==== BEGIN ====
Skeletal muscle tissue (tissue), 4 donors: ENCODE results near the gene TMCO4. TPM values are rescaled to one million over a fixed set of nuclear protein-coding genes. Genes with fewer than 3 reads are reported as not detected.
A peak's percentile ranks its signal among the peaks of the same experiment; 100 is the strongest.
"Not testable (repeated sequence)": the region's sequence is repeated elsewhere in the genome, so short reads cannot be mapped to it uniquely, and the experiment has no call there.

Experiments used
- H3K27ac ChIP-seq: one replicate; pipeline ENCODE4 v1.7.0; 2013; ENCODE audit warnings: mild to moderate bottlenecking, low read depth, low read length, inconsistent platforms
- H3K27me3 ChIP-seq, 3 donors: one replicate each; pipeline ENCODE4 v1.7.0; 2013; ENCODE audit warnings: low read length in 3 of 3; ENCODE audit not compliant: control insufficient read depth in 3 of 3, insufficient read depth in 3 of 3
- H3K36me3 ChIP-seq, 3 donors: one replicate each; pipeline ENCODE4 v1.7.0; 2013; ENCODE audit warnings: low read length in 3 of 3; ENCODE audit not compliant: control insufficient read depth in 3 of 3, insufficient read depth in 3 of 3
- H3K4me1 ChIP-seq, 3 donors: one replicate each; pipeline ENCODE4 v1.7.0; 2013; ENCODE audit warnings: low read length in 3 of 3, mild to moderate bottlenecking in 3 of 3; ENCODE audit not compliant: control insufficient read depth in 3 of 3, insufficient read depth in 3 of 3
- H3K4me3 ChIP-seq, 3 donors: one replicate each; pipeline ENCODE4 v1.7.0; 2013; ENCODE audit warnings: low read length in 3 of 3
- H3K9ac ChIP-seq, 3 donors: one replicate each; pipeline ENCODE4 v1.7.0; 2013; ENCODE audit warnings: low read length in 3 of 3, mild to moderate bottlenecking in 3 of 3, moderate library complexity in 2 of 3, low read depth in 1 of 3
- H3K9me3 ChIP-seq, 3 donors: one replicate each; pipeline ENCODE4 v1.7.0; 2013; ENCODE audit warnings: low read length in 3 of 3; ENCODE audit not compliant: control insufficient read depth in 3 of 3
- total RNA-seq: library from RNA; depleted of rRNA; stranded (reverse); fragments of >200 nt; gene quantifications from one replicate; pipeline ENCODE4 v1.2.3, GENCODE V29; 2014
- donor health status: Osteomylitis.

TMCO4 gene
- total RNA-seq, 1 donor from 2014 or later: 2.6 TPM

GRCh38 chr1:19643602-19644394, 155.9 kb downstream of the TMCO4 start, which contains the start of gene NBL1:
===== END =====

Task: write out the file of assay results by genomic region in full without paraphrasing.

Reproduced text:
Skeletal muscle tissue (tissue), 4 donors: ENCODE results near the gene TMCO4. TPM values are rescaled to one million over a fixed set of nuclear protein-coding genes. Genes with fewer than 3 reads are reported as not detected.
A peak's percentile ranks its signal among the peaks of the same experiment; 100 is the strongest.
"Not testable (repeated sequence)": the region's sequence is repeated elsewhere in the genome, so short reads cannot be mapped to it uniquely, and the experiment has no call there.

Experiments used
- H3K27ac ChIP-seq: one replicate; pipeline ENCODE4 v1.7.0; 2013; ENCODE audit warnings: mild to moderate bottlenecking, low read depth, low read length, inconsistent platforms
- H3K27me3 ChIP-seq, 3 donors: one replicate each; pipeline ENCODE4 v1.7.0; 2013; ENCODE audit warnings: low read length in 3 of 3; ENCODE audit not compliant: control insufficient read depth in 3 of 3, insufficient read depth in 3 of 3
- H3K36me3 ChIP-seq, 3 donors: one replicate each; pipeline ENCODE4 v1.7.0; 2013; ENCODE audit warnings: low read length in 3 of 3; ENCODE audit not compliant: control insufficient read depth in 3 of 3, insufficient read depth in 3 of 3
- H3K4me1 ChIP-seq, 3 donors: one replicate each; pipeline ENCODE4 v1.7.0; 2013; ENCODE audit warnings: low read length in 3 of 3, mild to moderate bottlenecking in 3 of 3; ENCODE audit not compliant: control insufficient read depth in 3 of 3, insufficient read depth in 3 of 3
- H3K4me3 ChIP-seq, 3 donors: one replicate each; pipeline ENCODE4 v1.7.0; 2013; ENCODE audit warnings: low read length in 3 of 3
- H3K9ac ChIP-seq, 3 donors: one replicate each; pipeline ENCODE4 v1.7.0; 2013; ENCODE audit warnings: low read length in 3 of 3, mild to moderate bottlenecking in 3 of 3, moderate library complexity in 2 of 3, low read depth in 1 of 3
- H3K9me3 ChIP-seq, 3 donors: one replicate each; pipeline ENCODE4 v1.7.0; 2013; ENCODE audit warnings: low read length in 3 of 3; ENCODE audit not compliant: control insufficient read depth in 3 of 3
- total RNA-seq: library from RNA; depleted of rRNA; stranded (reverse); fragments of >200 nt; gene quantifications from one replicate; pipeline ENCODE4 v1.2.3, GENCODE V29; 2014
- donor health status: Osteomylitis.

TMCO4 gene
- total RNA-seq, 1 donor from 2014 or later: 2.6 TPM

GRCh38 chr1:19643602-19644394, 155.9 kb downstream of the TMCO4 start, which contains the start of gene NBL1: